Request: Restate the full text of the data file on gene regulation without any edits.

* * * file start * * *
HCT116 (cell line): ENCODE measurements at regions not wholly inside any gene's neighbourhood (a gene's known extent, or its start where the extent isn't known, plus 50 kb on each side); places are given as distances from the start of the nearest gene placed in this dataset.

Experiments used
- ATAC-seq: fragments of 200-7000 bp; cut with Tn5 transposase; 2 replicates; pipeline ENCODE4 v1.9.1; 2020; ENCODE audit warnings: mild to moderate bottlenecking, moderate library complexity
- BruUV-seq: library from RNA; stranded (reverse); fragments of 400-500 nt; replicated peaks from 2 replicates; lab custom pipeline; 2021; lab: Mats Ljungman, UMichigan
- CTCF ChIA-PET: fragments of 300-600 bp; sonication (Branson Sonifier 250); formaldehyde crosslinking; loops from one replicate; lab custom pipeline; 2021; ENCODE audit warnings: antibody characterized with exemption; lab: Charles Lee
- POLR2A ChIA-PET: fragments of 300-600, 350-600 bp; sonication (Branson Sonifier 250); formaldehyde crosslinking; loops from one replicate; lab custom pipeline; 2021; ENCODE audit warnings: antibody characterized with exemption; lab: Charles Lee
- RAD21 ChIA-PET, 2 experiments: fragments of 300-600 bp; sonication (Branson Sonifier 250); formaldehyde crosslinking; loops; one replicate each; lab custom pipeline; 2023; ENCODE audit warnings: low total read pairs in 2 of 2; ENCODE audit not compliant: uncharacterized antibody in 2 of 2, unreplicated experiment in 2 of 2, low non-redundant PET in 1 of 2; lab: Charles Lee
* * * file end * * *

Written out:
HCT116 (cell line): ENCODE measurements at regions not wholly inside any gene's neighbourhood (a gene's known extent, or its start where the extent isn't known, plus 50 kb on each side); places are given as distances from the start of the nearest gene placed in this dataset.

Experiments used
- ATAC-seq: fragments of 200-7000 bp; cut with Tn5 transposase; 2 replicates; pipeline ENCODE4 v1.9.1; 2020; ENCODE audit warnings: mild to moderate bottlenecking, moderate library complexity
- BruUV-seq: library from RNA; stranded (reverse); fragments of 400-500 nt; replicated peaks from 2 replicates; lab custom pipeline; 2021; lab: Mats Ljungman, UMichigan
- CTCF ChIA-PET: fragments of 300-600 bp; sonication (Branson Sonifier 250); formaldehyde crosslinking; loops from one replicate; lab custom pipeline; 2021; ENCODE audit warnings: antibody characterized with exemption; lab: Charles Lee
- POLR2A ChIA-PET: fragments of 300-600, 350-600 bp; sonication (Branson Sonifier 250); formaldehyde crosslinking; loops from one replicate; lab custom pipeline; 2021; ENCODE audit warnings: antibody characterized with exemption; lab: Charles Lee
- RAD21 ChIA-PET, 2 experiments: fragments of 300-600 bp; sonication (Branson Sonifier 250); formaldehyde crosslinking; loops; one replicate each; lab custom pipeline; 2023; ENCODE audit warnings: low total read pairs in 2 of 2; ENCODE audit not compliant: uncharacterized antibody in 2 of 2, unreplicated experiment in 2 of 2, low non-redundant PET in 1 of 2; lab: Charles Lee